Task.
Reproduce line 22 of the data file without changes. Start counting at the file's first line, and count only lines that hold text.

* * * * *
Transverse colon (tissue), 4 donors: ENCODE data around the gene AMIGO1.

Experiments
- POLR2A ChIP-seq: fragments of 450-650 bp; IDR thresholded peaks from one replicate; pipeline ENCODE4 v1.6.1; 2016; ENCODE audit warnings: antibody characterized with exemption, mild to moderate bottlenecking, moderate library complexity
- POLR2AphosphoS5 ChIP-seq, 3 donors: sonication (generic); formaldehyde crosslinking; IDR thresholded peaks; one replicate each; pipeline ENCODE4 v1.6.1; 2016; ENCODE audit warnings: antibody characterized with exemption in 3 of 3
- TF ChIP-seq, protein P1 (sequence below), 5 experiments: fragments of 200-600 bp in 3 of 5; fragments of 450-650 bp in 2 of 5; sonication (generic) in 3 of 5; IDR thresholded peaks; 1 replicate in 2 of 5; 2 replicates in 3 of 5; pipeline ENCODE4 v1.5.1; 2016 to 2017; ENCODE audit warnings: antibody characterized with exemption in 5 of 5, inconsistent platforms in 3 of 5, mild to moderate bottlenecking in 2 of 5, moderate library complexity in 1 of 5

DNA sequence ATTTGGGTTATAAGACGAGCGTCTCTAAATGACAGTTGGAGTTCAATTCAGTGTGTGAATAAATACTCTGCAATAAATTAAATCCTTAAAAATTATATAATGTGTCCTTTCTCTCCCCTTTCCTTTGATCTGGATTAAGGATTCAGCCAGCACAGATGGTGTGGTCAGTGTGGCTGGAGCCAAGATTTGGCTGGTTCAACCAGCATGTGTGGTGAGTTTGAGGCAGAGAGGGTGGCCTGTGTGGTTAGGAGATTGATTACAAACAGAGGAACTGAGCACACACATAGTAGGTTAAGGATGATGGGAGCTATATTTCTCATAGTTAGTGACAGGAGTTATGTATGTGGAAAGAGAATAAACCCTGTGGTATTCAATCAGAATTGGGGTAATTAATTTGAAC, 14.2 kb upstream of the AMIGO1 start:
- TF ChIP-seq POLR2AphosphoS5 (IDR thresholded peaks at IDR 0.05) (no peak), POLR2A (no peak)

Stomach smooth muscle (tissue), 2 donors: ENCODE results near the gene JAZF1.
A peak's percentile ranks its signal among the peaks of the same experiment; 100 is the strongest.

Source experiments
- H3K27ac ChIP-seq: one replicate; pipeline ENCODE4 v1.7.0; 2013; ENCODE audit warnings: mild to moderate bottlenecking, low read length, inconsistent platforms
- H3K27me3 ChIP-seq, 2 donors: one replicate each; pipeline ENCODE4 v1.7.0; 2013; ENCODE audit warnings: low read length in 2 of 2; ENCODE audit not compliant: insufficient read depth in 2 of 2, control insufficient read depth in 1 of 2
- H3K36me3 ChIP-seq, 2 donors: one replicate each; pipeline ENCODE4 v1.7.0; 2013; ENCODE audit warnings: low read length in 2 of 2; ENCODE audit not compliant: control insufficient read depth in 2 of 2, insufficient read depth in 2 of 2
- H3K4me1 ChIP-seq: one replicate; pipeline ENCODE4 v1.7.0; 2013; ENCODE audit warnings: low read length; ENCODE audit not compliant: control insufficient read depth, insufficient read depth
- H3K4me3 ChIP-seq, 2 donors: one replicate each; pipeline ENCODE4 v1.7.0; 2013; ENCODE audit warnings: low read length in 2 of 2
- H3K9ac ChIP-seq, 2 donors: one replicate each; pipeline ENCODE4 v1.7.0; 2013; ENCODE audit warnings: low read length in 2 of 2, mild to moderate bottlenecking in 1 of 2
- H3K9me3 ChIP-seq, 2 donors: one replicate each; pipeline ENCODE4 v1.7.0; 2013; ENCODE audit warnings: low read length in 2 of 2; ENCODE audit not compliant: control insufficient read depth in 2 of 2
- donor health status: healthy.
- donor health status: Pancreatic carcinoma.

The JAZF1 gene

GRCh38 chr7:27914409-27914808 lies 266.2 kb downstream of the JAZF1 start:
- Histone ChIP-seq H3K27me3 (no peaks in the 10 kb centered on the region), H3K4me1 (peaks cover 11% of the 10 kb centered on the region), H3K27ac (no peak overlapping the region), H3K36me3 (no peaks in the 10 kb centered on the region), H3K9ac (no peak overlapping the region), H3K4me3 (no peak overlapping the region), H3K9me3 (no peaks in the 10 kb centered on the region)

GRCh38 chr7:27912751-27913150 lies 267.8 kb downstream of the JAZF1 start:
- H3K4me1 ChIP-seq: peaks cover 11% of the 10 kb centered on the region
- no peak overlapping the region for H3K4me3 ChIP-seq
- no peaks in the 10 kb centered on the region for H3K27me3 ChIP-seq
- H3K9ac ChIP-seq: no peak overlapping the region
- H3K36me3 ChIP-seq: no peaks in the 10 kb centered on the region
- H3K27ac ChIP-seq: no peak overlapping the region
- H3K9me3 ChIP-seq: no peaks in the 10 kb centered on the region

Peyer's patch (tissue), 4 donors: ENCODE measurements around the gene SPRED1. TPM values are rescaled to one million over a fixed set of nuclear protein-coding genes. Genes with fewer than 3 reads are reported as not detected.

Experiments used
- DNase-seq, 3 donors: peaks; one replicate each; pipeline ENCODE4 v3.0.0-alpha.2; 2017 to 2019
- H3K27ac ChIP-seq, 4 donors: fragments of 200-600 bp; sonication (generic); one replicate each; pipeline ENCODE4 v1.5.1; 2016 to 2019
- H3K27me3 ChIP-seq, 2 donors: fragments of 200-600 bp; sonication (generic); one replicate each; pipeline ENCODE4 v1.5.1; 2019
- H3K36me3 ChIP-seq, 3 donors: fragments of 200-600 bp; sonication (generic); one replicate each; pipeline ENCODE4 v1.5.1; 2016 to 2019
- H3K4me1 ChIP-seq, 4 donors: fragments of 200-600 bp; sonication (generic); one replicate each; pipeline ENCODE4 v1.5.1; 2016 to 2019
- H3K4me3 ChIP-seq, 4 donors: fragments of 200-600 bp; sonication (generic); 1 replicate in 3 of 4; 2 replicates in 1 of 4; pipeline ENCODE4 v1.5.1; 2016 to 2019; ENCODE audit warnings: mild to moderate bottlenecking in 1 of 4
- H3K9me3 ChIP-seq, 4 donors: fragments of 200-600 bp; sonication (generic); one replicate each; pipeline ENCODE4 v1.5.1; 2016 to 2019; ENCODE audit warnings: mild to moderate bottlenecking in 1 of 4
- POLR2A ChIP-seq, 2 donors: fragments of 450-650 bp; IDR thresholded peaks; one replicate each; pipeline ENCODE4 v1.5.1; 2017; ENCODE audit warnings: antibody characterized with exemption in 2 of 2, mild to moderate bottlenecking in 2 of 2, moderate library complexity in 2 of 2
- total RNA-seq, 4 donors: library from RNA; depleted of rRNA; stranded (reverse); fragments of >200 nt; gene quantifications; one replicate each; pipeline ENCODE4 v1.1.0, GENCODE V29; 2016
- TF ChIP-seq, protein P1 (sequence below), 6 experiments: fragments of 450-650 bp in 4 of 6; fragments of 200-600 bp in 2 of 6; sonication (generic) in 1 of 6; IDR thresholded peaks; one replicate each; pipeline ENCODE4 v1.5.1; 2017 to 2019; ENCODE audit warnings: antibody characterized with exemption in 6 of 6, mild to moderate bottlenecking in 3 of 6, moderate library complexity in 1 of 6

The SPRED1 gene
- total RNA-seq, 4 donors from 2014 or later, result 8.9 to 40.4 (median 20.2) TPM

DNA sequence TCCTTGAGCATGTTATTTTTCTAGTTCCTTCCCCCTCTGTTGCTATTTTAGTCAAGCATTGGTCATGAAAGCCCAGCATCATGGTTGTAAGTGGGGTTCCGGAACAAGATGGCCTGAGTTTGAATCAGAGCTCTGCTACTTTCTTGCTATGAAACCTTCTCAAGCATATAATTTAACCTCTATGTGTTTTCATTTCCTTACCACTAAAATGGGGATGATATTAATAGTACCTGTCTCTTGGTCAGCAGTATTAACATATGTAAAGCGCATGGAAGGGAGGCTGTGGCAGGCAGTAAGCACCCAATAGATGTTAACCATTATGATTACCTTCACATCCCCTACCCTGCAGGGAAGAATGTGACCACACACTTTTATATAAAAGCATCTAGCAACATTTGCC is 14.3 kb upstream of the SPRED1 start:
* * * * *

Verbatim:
- Histone ChIP-seq H3K27me3 (no peaks in the 10 kb centered on the region), H3K4me1 (peaks cover 11% of the 10 kb centered on the region), H3K27ac (no peak overlapping the region), H3K36me3 (no peaks in the 10 kb centered on the region), H3K9ac (no peak overlapping the region), H3K4me3 (no peak overlapping the region), H3K9me3 (no peaks in the 10 kb centered on the region)